It was a changing climate that caused the deaths of 10 people in Sierra Leone. The rain would not stop.
In the country’s capital, Freetown, it rained continuously for four days. When it stopped, 10 residents had lost their lives.
The country’s metrological department said the August rains were the heaviest the country had received in the past three years. They blamed it on climate change. Many Sierra Leoneans did not understand the sudden floods.
Umaru Fofanah, the president of the Sierra Leone Association of Journalists, said the majority of people in the country were illiterate. ‘This means that a huge number of Sierra Leoneans did not know what killed their family members — or [that they] relate [to] the jargon [about] climate change.”
Across Africa ordinary people whose livelihoods are being affected by climate change do not know what it is. In Mozambique periodic flooding has affected about 1.4-million people.
But Celina Cossa, the founder and president of the General Union of Cooperatives, a network of women farmers in Mozambique, admitted that she didn’t know what climate change was.
Cossa leads about 3 000 members in her co-operative, 95% of whom are women. And one would think that Cossa, as the winner of the inaugural Food Security Policy Leadership Award, given by the Food Agriculture and National Resources Policy Analysis Network (FANRPAN), would have known about it. ‘We have never discussed the issue of climate change in our meetings,” she said.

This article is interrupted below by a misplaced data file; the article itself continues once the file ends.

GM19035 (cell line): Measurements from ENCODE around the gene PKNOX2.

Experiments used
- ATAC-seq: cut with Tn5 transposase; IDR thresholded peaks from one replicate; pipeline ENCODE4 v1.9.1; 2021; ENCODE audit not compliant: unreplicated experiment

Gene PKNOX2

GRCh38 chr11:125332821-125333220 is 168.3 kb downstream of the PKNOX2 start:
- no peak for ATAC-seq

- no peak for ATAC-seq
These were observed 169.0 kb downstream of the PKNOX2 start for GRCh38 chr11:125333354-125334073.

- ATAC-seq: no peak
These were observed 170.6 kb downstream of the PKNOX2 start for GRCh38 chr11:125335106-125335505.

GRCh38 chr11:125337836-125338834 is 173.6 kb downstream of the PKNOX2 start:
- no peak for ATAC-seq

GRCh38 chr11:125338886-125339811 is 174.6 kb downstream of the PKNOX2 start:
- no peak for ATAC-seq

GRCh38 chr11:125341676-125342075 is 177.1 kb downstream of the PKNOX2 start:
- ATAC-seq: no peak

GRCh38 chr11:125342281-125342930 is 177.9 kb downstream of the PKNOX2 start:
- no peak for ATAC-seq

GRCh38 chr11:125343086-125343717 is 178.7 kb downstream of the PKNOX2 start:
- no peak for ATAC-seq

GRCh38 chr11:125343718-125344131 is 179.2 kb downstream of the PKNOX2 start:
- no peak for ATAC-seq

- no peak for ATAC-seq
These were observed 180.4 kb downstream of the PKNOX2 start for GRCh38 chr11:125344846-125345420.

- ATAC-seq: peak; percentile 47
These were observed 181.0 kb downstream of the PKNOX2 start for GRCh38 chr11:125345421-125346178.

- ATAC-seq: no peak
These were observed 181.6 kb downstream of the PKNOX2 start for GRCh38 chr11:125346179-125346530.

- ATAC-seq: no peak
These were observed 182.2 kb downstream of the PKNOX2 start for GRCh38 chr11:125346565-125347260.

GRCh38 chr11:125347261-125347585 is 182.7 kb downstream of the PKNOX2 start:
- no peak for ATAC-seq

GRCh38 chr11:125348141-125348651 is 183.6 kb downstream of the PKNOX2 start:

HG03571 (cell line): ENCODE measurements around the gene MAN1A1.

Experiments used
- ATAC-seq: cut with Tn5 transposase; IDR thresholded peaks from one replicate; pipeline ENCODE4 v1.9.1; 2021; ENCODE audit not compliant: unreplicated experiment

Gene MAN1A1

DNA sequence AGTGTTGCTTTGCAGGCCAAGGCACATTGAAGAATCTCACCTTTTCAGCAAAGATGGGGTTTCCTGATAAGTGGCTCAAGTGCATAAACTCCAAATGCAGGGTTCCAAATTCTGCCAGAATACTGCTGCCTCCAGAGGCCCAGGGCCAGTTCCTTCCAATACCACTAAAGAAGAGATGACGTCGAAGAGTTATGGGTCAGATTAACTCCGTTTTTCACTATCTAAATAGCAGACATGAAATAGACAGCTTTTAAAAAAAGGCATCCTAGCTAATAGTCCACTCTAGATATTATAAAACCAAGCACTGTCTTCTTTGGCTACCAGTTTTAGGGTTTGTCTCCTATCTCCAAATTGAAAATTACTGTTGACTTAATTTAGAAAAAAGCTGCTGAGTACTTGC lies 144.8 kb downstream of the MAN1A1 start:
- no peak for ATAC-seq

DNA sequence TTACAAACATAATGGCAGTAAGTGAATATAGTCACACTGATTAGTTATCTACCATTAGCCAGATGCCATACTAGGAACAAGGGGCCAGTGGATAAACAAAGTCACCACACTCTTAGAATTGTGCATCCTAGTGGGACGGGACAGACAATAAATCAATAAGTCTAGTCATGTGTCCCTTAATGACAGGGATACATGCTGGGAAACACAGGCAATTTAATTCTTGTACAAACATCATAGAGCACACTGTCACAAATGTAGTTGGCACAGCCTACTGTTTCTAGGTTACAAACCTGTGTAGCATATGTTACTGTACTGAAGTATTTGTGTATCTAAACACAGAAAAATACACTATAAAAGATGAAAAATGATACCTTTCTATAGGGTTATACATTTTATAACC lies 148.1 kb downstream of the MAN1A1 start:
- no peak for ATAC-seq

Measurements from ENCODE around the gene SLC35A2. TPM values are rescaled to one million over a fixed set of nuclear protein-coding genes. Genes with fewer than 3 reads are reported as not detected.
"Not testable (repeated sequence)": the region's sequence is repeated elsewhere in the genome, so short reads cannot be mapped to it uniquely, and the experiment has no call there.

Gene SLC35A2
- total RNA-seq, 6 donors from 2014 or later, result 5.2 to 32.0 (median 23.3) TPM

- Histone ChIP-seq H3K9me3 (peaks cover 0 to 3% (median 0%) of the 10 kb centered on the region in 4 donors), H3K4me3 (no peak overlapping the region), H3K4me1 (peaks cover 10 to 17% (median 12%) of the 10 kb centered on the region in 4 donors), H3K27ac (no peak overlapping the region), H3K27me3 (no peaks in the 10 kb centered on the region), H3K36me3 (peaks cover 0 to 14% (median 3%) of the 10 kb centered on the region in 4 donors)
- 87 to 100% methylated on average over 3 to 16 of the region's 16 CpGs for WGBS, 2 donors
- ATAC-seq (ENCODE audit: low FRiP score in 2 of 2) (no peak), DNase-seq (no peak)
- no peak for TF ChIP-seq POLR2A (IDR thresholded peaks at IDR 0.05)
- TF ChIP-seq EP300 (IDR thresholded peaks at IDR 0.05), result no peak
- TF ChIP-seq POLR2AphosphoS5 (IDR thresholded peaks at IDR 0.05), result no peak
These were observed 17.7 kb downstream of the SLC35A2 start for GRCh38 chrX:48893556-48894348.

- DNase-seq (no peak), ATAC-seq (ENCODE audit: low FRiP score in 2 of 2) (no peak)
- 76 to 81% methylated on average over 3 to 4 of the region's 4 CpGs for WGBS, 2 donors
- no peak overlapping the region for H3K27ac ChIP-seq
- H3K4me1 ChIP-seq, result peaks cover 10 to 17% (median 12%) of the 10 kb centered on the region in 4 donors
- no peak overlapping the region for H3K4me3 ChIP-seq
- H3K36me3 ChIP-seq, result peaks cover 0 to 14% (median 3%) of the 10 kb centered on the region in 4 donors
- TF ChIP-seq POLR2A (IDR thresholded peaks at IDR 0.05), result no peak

She agreed that there had been changes in the weather patterns and that they were affecting crop production levels, but she did not understand why.
Franeiseo Nhaevongue, a Maputo farmer, said: ‘I don’t know what climate change is, but I have heard of it.” She said she had been farming since 1995 and had seen the changes in weather patterns over the years.
‘Now we are having long periods of heat and that has been giving us poor harvests. ‘Before [climate change] the weather was cold and we were producing more [crops].” Nhaevongue said of late they had been relying on irrigation water for their crops because of the lack of rain.
Sindiso Ngwenya, the secretary general of the Common Market for Eastern and Southern Africa (Comesa), said: ‘These ordinary peasant farmers do not know the technicalities and the policies attached to climate change, but they know that climate change is there.”
He said civil society and ordinary farmers should be engaging more with the issue. ‘I am disappointed in African delegates who go to these international [climate change] meetings and negotiations. ‘They are always out shopping when these meetings are on because they themselves do not understand the issues and civil society [is] not there to pressure them.”
Ngwenya, who is also the chairperson of the FANRPAN board, said he expected this lack of interest to change because Comesa had identified gaps in negotiating climate change policies.
The network was now partnering with civil society institutions, farmers and researchers who would take the research findings to climate change meetings and summits and support African negotiators at those meetings.
He hoped that this would equip African negotiators with the right information to speak out on the issues of climate change affecting them and make meaningful demands that would benefit the people they were there to represent.